Japan, US set plans for talks on resolving tariffs dispute


U.S. Trade Representative Katharine Tai and Japan’s trade minister have agreed to work to resolve a dispute over American tariffs on steel and aluminum

Tai and Minister of Economy, Trade and Industry Koichi Hagiuda met Wednesday for talks that followed a visit earlier in the week by Commerce Secretary Gina Raimondo.

It also comes as major economies double down on trying to curb excess output in both industries.

METI said in a statement that the two sides had confirmed plans for negotiations on resolving the tariffs issue and addressing global excess production capacity.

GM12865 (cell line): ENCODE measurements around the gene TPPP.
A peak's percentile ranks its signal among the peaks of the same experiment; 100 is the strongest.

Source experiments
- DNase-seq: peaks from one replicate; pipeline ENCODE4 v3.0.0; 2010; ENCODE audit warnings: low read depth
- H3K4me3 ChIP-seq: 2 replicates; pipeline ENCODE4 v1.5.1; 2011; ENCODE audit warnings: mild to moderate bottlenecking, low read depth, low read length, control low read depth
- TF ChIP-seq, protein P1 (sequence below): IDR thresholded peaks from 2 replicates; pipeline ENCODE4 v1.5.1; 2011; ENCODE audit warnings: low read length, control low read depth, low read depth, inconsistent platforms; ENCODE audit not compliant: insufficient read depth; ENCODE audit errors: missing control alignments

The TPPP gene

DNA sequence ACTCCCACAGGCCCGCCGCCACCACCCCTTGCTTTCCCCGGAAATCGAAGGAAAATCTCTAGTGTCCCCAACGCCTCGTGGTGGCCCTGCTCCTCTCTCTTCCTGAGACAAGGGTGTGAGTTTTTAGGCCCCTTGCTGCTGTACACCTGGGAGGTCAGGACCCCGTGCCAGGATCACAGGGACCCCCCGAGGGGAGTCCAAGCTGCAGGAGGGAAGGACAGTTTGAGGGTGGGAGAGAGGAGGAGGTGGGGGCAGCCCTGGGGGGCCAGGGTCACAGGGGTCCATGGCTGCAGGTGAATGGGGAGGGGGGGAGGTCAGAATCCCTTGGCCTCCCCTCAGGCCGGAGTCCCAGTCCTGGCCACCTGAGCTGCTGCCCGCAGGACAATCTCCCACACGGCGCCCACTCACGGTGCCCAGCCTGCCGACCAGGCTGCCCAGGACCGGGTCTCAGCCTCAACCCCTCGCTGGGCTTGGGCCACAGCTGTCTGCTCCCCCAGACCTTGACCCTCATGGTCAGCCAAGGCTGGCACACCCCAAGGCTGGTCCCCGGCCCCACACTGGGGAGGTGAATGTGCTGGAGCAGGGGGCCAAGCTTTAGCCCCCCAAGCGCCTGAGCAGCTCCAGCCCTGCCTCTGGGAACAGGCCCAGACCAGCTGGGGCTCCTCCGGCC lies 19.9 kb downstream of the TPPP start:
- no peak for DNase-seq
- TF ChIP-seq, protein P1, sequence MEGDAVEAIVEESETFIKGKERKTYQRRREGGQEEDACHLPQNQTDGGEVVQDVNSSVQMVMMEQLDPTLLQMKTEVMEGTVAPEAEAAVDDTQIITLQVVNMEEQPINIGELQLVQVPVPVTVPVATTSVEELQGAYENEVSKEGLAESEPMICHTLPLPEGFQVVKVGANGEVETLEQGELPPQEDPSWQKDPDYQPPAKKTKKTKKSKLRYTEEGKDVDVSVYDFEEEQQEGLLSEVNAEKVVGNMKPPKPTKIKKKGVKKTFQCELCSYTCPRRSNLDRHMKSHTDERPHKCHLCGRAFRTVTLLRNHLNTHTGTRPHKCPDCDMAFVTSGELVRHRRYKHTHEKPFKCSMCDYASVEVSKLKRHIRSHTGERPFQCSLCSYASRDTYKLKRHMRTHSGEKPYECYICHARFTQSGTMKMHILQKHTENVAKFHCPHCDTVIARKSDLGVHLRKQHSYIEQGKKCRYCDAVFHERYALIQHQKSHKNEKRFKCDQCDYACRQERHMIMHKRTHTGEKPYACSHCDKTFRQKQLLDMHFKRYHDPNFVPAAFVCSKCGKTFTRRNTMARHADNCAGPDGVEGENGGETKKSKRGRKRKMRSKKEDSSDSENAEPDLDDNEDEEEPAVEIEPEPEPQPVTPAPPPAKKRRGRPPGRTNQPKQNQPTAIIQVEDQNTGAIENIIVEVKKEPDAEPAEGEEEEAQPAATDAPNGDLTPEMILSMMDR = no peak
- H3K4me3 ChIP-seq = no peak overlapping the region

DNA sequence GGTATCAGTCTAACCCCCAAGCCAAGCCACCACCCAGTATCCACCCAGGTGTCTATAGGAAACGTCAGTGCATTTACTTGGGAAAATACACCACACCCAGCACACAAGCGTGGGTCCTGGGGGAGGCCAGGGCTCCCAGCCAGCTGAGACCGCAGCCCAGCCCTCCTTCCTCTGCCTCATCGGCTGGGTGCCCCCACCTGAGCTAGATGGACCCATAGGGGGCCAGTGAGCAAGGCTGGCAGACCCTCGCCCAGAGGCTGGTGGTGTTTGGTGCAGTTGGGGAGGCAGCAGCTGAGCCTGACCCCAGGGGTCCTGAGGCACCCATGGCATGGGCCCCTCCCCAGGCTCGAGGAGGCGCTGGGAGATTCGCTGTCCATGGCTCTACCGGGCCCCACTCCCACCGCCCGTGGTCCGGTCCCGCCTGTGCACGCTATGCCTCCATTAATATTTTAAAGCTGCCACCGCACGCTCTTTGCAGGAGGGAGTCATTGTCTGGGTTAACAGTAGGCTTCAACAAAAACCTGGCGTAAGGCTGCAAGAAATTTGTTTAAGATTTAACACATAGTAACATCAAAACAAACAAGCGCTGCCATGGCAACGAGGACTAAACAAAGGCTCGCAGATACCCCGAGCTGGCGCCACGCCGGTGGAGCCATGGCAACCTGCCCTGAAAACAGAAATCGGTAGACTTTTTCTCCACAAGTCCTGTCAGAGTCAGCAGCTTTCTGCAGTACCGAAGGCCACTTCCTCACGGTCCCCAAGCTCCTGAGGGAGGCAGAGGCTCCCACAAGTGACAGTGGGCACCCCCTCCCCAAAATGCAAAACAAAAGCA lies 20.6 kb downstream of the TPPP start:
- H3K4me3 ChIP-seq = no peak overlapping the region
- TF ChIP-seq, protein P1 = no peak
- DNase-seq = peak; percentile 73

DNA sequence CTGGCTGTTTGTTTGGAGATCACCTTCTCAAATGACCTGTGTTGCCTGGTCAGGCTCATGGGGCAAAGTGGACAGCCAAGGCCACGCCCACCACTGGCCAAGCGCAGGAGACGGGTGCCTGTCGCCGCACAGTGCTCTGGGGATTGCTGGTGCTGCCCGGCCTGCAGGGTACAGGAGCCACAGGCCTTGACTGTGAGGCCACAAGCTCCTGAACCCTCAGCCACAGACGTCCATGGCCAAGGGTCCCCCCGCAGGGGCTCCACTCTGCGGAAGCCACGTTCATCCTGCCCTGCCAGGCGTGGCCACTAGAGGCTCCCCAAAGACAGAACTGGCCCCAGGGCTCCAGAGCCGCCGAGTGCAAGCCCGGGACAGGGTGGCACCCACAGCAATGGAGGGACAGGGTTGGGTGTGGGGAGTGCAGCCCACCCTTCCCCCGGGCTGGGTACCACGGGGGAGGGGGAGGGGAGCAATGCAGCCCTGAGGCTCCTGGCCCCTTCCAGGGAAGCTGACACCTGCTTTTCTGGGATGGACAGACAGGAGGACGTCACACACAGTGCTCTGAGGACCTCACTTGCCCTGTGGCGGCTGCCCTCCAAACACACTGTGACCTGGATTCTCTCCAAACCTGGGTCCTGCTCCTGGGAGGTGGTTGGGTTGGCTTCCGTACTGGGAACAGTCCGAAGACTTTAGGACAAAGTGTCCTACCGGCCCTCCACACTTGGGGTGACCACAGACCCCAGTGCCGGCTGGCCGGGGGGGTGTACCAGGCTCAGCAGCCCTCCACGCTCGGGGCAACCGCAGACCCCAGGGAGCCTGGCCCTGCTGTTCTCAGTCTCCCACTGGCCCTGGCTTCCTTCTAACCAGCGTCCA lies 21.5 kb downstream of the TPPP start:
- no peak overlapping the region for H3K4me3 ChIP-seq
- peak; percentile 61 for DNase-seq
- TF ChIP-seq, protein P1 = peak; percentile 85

The two officials “also discussed the U.S.’s commitment to the Indo-Pacific region, addressing market-distorting measures,” and cooperation on preparing for ministerial level talks of the World Trade Organization, it said. Those talks are due to begin Nov. 30 in Geneva.

Trump imposed extra tariffs of 25% on imports of steel and 10% on imports of aluminum, citing a need to protect American industries. That move angered U.S. allies in Japan, South Korea and Europe.

In meetings with Tai and Raimondo, Japanese officials said they were emphatic about having the tariffs problem resolved.

The U.S. and EU recently resolved their dispute over the punitive tariffs, with the U.S. agreeing to increase imports from the bloc. The deal helped forestall the imposition of retaliatory EU tariffs on billions of dollars worth of imports of American products such as Harley Davidson motorcycles and Kentucky bourbon. Those duties had been due to take effect in December.